"Science class should make students think: Our students aren't being allowed to discover the joys of experimenting, and learning on their own."
hits the nail on the head, and is the reason I'm such a huge supporter of students conducting their own independent research projects. (See STEM Student Research Handbook.) Ironically enough however, if I had read this article while I was still a full-time classroom teacher, I would have defended myself saying that I worked tirelessly to help students enjoy science. And I would have been right. But that was the problem. I was trying to teach excitement, teaching them the intricacies of DNA replication because I found it beautiful. I made laminated paper pieces to help them conceptualize how the okasaki fragments playedin the process, and how the enzymes each had their role.
I wanted my students to love the cell organelles because I loved them. They took oral quizzes to show off their knowledge of the structure and function of the call structures. I encouraged them to each choose a favorite phase of the cell cycle (mine is Metaphase because it is the shortest phase, and I am 5' tall). I had students bring in items from home and then use the digital camera to design and retell the mitosis story themselves.
If you are a classroom teacher, hear me out. There are many of you, whose students are experiencing true inquiry. But others of you, may be like me, and only think you are offering inquiry experiences for your students. Read the misconceptions below and see if any apply to your own teaching.
I now realize that I had no idea what learning experiences constituted as inquiry. I knew the term, and even used it to describe how I taught. But since then, I have learned the following to be true.
1. Inquiry is NOT the same as hands-on
Taking students to the lab, does not mean the lab is inquiry; not if the lab is solely to reinforce a concept they've learned by reading text. This is not say that these hands-on experiences are not important-they are. But let's be clear; not all hands-on labs, or demos for that matter, make students think for themselves. Similarly, using manipulatives is great, it helps students understand complex scientific processes, but often students are not using them in an inquiry way. Instead, manipulatives help them learn conceptual facts that they will be asked to share again in some form of assessment (objective test, essay, or oral quiz). Manipulatives CAN be used in inquiry ways, but it takes students longer to get the idea, and most teachers don't spare the time. (This is another post...I can feel it!)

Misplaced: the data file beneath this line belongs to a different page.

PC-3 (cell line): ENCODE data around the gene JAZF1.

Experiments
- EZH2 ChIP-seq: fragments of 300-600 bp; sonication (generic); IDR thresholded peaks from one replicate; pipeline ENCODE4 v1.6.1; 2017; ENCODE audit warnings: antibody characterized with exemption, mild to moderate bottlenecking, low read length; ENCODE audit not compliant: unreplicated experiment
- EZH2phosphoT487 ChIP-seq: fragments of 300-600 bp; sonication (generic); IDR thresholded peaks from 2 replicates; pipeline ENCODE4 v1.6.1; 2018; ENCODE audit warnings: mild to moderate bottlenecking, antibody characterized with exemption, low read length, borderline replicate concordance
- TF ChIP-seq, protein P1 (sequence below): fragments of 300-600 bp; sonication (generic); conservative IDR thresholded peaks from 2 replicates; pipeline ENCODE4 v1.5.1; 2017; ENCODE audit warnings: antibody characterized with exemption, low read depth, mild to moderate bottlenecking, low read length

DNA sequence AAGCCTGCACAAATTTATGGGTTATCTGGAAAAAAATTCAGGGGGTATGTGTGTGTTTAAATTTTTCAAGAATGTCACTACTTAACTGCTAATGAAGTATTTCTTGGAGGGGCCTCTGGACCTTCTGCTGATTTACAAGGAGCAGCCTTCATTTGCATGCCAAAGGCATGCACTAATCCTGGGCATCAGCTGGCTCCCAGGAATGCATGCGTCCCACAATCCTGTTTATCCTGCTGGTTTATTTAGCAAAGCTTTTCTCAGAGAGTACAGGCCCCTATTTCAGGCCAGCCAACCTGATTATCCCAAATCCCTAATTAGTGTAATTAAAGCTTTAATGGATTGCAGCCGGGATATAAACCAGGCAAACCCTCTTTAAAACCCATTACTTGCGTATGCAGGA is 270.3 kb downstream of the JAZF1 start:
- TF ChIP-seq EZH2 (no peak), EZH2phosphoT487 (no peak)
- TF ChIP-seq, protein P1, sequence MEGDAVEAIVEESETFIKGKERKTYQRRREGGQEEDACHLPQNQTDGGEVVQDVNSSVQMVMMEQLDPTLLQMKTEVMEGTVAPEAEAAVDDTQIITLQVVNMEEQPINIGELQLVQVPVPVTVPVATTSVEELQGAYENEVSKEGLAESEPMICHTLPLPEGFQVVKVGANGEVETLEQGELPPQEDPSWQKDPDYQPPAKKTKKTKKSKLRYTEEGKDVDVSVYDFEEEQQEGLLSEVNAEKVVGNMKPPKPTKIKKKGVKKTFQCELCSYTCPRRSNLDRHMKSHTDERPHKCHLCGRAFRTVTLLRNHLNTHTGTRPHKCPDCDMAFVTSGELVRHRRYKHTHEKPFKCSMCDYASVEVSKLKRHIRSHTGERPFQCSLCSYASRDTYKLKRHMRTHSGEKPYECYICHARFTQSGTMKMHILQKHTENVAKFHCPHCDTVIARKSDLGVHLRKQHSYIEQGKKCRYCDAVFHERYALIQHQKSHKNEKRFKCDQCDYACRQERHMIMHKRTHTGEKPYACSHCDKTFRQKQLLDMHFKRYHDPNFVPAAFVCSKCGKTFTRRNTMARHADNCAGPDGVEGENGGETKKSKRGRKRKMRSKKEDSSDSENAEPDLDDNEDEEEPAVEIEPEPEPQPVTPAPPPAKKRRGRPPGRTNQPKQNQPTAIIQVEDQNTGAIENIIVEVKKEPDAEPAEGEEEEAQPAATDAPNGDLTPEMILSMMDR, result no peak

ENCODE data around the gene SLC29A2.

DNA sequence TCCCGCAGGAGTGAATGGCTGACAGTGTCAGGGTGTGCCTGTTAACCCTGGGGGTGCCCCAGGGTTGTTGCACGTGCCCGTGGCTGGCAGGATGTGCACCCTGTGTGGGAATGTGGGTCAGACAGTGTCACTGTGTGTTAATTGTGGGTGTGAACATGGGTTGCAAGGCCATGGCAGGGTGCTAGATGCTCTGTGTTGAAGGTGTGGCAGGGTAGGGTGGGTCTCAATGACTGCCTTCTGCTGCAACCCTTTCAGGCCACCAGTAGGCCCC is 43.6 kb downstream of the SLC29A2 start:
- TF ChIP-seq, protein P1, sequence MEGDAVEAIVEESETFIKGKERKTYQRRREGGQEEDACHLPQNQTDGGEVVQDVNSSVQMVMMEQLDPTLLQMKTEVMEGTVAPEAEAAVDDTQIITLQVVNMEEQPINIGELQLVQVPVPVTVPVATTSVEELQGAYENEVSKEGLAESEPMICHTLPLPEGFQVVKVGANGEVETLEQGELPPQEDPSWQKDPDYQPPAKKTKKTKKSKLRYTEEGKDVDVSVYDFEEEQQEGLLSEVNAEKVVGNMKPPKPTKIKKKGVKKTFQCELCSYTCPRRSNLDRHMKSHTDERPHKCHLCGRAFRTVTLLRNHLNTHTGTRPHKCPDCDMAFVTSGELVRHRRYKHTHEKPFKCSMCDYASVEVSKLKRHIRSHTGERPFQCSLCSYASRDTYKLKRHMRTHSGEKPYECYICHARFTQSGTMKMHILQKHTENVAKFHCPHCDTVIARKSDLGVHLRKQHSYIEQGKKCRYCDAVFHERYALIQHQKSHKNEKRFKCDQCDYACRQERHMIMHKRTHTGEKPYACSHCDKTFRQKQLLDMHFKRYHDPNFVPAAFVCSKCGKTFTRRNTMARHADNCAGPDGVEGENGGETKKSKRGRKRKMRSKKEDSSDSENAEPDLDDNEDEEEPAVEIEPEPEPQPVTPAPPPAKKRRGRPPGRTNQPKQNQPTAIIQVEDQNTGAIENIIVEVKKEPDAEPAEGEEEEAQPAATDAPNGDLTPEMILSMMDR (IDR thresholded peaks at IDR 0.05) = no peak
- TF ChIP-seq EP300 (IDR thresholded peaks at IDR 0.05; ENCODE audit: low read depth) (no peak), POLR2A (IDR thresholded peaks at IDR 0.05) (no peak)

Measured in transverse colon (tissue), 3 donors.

2. Post-Lab Questions or Lab Reports are NOT (usually) Inquiry.
Having students write answers to post-lab questions or write lab reports in order explain the knowledge the laboratory experiment helped them understand is not inquiry. Written assignments that students turn in after completing a hands-on activity or lab, usually make sure the correct answer was achieved, that students knew why they got the results they did, and maybe an additional question that may require them to put the experiment in context of why the experiment matters or applies in real life.
3. Students do NOT need background information before they can begin learning.
I spent a lot of time getting my students "ready" for lab. They learned lab skills and more importantly, they learned the content so that they would be able to understand the experiment or laboratory experience to the fullest. And I believe I did my students a dis-service teaching all my labs this way. And I kinda knew this at the time, because the best teaching experiences I had were in content areas with which was less familiar (physics), and therefore, didn't have the background knowledge myself to get them ready! For example, I knew very little about simple machines, but we did a mouse trap car lab. I couldn't (or chose not to) give them any background before we started. Students knew they were to get the mouse trap to propel the car forward, so they worked together (trial and error) until they got it to work. That is inquiry. Students don't have to have the scientific vocabulary before they begin a lab. They only need to be curious, and that is the motivation.
While I haven't defined inquiry here, (I do this in another post) only what it is NOT, I believe that one reason teachers struggle allowing natural inquiry as a method of instruction is because they themselves love the facts, not the discovery of them. Most teachers have never experienced science in this way, as most are not scientists, and have never performed experiments to learn something they did not already know. Therefore, science teaching and learning in elementary, middle, and high schools teach the facts, not the creative process of scientific thinking.
I want to end this post by saying that not all labs in a science course should be inquiry. Doing labs that help students to "see" what it is they have been learning is also very important. But lets not kid ourselves and call it inquiry, when it really isn't!